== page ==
Sunday, September 6, 2015

Flowers: Just for Fun

 Coryphantha maiz-tablasensis.
Sometimes it's nice to skip the years of growth from seed and go strait to buying a free-flowering plant from Yucca-do.  Probably not hardy outdoors, even here.

Here's a hardy Coryphantha for you- C. similis.  Maybe better known as Escobaria missouriensis var. navajoensis.  This plant is blooming and attracting green native bees in Kevin's  Boulder, Colorado neighbourhood-median-garden.  If you are like me, and miss the obvious, the petals are metallic and reflective. Note, too, it's blooming in summer, which is nice when the bulk of cacti bloom in mid-late spring.


Eriogonum grande var. rubescens. San Miguel Island Buckwheat. It has been blooming for months and I hope it makes my fellow buckwheat lovers jealous.  It's in part-shade, dry clay, watered lightly once a week or less. It was planted April 2014.


Ring Muhly, Muhlenbergia torreyi,  near Bristol Head, Creede, CO.  This miniature and incredibly long-lived grass must be grown more often.  I have seen a plant the same size as this, in a garden, confirmed to be decades old.  To propagators out there:  I will send you material, and Mike Bone of DBG says its easy from cuttings. He's right.




Opuntia englemanii var. linheimeri, Agave parryi, and Heterotheca jonesii.  The mat aster is there to prevent weeds from growing in the Agave which would be dangerous to pull.

 Jone's Mat Aster or Jone's Goldenaster, Heterotheca jonesii.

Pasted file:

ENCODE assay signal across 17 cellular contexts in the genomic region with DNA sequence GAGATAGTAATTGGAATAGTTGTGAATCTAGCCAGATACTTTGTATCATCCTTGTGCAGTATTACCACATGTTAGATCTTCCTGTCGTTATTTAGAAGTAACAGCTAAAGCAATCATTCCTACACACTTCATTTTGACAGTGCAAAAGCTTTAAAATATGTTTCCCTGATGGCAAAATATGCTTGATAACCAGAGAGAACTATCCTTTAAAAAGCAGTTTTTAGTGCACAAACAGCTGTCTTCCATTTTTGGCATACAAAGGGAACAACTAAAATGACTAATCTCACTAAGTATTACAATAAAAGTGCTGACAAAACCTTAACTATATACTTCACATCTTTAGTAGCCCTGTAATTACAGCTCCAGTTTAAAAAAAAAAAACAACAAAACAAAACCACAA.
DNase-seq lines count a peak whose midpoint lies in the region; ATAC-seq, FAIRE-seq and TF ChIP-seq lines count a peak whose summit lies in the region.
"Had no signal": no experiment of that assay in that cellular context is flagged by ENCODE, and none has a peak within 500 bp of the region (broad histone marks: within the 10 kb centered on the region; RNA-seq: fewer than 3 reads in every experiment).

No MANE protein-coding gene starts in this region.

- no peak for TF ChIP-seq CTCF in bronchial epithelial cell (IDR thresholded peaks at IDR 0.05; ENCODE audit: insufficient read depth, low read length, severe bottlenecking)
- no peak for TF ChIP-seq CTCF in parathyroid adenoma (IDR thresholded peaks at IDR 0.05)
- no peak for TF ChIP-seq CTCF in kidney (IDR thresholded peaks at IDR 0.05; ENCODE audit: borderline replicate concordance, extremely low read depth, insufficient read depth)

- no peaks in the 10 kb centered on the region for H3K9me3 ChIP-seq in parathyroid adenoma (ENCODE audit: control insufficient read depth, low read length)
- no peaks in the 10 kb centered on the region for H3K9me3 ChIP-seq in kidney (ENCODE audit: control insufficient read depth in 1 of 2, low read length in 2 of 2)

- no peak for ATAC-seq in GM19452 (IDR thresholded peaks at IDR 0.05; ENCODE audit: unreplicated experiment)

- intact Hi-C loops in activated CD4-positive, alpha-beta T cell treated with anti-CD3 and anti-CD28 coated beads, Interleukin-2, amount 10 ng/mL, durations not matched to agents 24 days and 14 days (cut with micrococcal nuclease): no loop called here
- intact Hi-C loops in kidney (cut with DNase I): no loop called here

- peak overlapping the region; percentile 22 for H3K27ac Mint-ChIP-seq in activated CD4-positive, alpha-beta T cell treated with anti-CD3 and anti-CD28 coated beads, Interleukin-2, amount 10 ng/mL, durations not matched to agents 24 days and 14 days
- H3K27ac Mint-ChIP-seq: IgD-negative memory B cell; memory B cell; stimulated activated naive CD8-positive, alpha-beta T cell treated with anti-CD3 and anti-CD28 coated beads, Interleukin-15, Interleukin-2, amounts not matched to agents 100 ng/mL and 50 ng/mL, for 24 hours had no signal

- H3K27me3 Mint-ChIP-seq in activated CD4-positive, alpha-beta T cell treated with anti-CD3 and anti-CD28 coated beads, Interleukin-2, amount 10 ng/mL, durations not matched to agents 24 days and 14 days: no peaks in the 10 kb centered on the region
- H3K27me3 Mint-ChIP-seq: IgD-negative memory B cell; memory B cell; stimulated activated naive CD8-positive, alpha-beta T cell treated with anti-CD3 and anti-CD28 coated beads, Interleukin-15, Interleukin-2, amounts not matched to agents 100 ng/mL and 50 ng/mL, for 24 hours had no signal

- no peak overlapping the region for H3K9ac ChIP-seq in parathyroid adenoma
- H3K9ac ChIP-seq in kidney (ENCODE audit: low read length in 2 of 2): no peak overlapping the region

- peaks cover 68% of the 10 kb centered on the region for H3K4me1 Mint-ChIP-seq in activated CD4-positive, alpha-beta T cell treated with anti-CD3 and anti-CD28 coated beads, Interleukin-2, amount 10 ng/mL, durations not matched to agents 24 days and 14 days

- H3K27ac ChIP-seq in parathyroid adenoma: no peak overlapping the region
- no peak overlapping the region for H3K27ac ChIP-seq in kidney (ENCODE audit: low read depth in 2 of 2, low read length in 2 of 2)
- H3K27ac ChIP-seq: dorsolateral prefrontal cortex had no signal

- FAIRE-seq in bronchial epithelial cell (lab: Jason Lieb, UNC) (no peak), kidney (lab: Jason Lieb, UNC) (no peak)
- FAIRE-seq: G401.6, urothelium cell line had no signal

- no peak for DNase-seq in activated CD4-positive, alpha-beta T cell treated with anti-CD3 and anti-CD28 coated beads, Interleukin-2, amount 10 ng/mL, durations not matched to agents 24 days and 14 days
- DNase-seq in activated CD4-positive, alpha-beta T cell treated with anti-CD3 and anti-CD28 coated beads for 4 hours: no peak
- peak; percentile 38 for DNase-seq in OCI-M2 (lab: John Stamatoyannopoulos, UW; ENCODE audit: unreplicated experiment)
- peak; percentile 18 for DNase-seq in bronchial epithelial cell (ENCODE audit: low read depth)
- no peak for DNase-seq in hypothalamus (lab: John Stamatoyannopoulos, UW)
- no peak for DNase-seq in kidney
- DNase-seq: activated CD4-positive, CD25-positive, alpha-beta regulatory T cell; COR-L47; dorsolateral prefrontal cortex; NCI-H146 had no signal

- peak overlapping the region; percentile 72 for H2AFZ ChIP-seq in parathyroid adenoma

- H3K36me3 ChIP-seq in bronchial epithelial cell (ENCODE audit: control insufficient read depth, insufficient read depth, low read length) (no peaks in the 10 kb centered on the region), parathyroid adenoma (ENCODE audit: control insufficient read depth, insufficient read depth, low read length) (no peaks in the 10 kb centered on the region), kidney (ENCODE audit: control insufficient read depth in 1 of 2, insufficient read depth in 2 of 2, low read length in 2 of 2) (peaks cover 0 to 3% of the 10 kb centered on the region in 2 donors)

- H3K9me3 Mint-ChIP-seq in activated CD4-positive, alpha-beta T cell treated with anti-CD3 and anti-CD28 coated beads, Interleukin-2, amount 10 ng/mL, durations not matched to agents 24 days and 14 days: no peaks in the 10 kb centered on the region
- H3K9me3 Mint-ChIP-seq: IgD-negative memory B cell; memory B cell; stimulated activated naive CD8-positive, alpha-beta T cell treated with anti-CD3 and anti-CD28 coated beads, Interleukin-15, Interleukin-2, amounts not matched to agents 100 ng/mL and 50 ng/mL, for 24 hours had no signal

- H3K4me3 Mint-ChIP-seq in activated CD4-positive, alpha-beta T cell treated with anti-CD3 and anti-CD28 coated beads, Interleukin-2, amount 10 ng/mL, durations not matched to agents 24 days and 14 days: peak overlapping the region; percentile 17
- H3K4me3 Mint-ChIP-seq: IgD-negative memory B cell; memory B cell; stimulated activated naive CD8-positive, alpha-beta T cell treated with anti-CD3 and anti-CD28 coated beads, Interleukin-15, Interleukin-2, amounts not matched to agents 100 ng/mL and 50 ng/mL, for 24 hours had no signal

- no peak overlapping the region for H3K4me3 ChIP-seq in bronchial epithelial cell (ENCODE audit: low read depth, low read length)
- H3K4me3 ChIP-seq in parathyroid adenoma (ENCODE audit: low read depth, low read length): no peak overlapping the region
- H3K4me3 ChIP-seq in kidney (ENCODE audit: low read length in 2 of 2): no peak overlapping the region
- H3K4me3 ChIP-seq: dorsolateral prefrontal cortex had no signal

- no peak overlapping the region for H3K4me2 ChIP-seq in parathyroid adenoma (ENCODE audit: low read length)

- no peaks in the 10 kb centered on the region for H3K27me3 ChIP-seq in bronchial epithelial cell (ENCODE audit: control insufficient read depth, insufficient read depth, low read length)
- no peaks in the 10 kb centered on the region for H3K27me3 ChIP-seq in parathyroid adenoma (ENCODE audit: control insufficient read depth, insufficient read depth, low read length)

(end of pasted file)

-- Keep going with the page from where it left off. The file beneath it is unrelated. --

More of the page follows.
She is thriving without irrigation and attracting these fun miniature butterflies.


Bouteloua gracilis, or Blue Grama, brilliantly used in a downtown Grand Junction parkway.  (It's in bloom) I would love to find out how often it is watered and mown.  I am curious what others feel about the aesthetics of an ornaental native grass like this:  Does it look shaggy or like it was a lawn that has not been mown?  What do you think of this landscape?

3 comments:

Susan in the Pink Hat said...

That park strip looks like mine. I have mine in front of the scree bed so it integrates a little better. But there is a lawn area as well next to the scree. Looks incongruous, imho.

ineedacupoftea said...

This insight from the owner of the blue grama from the post on Sept 8 about the grama on Sept 6, Steve:

"There are few things I like less than over-watered and over-mowed parking strips. But at first glance, I find this one somewhat out of place. I think it has to do with the mowed lawn behind it. Or maybe the size of the strips in this part of town.

But as I looked at the picture more, I realize that this is the street view. As I try to imagine the view from the front porch, I think I would find this arrangement much more likable. The front yard giving way to a wide swath of Bouteloua in front of the street."

Susan in the Pink Hat said...

One more thought on this, my city has archaic ordinances that require some 40% of the garden facing the street be covered in turf grass. They also have an ordinance against tall grass on a property. I have tried to appease and flout both rules by yes, installing turf on 40% of the front, or an approximation to it, but also by putting in B. gracilis in the parkstrip along with other stuff for a meadowy look. If onlookers see a patch of grass that is mowed and trimmed next to a strip of appropriately western wild, they are more likely to see it as a deliberate choice rather than negligence.